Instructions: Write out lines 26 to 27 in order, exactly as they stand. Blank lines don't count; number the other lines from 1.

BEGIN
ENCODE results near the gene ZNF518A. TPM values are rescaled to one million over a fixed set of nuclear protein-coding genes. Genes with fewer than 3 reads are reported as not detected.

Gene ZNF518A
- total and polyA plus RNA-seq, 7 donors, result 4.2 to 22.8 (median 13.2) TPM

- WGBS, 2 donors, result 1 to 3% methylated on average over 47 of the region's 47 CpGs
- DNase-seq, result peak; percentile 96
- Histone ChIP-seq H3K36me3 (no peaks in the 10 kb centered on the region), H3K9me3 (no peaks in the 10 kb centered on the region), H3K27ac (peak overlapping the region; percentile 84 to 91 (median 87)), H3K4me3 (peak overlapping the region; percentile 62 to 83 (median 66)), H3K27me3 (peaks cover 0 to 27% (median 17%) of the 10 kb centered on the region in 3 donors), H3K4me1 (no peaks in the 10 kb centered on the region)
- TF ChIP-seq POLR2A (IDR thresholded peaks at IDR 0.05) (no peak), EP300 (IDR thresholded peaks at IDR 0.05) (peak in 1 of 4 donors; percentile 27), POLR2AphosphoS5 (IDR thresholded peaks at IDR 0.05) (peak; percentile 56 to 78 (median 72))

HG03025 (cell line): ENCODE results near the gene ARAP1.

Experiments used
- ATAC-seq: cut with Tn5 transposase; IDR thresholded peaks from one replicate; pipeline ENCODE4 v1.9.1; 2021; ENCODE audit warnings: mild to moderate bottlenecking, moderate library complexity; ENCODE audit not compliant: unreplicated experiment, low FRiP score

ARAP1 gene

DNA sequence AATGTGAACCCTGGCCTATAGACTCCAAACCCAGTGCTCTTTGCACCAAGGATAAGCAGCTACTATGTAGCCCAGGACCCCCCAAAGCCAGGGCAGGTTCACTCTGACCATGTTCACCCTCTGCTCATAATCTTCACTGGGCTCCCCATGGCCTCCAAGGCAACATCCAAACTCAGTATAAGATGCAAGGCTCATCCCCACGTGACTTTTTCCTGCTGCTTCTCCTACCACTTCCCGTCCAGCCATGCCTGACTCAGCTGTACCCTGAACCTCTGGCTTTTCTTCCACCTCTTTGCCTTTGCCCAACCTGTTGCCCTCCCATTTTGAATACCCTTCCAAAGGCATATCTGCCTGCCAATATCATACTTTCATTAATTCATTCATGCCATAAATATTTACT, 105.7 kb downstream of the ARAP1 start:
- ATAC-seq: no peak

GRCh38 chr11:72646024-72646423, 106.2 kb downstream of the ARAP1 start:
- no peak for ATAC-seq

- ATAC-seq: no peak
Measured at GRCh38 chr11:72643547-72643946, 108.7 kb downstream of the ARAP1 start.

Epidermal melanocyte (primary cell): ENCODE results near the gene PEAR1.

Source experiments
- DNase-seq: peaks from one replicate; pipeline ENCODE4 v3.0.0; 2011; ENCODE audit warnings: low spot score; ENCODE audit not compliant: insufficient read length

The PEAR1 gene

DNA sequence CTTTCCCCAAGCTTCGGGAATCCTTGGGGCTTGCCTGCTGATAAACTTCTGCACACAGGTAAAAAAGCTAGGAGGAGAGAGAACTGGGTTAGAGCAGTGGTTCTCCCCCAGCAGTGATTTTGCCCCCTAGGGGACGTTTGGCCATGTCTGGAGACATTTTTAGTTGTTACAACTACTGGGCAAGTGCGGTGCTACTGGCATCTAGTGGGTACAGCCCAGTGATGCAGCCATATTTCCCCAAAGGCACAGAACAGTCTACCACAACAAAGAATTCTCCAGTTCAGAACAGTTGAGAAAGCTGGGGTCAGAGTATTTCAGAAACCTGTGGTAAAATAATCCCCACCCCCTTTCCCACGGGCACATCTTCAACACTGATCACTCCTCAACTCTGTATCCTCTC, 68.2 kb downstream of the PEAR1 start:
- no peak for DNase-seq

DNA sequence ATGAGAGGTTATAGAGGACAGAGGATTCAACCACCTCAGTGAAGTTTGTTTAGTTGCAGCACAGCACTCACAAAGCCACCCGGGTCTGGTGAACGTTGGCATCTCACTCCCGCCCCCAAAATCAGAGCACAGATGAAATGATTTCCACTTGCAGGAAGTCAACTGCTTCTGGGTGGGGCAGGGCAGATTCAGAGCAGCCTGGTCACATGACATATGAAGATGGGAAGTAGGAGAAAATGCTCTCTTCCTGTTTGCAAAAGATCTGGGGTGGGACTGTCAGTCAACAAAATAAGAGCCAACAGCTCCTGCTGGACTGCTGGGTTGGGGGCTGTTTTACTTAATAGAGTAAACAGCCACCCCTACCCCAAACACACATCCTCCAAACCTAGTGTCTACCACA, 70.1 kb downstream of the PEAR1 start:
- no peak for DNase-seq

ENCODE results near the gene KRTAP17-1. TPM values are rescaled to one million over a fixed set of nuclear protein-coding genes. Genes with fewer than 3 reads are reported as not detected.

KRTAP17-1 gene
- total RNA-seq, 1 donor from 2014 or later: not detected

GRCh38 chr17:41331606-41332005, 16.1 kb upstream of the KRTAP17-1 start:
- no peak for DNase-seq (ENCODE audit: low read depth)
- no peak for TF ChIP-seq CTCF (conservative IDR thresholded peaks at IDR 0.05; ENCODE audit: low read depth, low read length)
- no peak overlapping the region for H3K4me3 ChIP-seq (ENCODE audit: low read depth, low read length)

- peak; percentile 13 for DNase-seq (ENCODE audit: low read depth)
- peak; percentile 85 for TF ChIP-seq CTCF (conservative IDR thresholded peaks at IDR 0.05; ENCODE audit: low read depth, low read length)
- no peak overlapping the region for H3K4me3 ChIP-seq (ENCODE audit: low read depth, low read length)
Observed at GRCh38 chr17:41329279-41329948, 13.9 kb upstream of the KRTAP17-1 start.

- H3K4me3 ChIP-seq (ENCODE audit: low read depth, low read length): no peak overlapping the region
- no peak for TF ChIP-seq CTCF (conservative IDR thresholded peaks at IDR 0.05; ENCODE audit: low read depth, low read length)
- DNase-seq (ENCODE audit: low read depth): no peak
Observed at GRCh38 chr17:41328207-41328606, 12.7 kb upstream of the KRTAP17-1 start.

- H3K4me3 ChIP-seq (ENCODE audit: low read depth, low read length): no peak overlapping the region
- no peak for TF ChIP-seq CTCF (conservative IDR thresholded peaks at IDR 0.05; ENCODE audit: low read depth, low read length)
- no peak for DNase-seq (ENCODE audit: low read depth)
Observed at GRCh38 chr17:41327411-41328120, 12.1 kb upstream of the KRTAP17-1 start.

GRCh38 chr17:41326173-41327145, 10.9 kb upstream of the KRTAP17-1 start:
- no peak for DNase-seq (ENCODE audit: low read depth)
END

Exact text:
ENCODE results near the gene KRTAP17-1. TPM values are rescaled to one million over a fixed set of nuclear protein-coding genes. Genes with fewer than 3 reads are reported as not detected.

KRTAP17-1 gene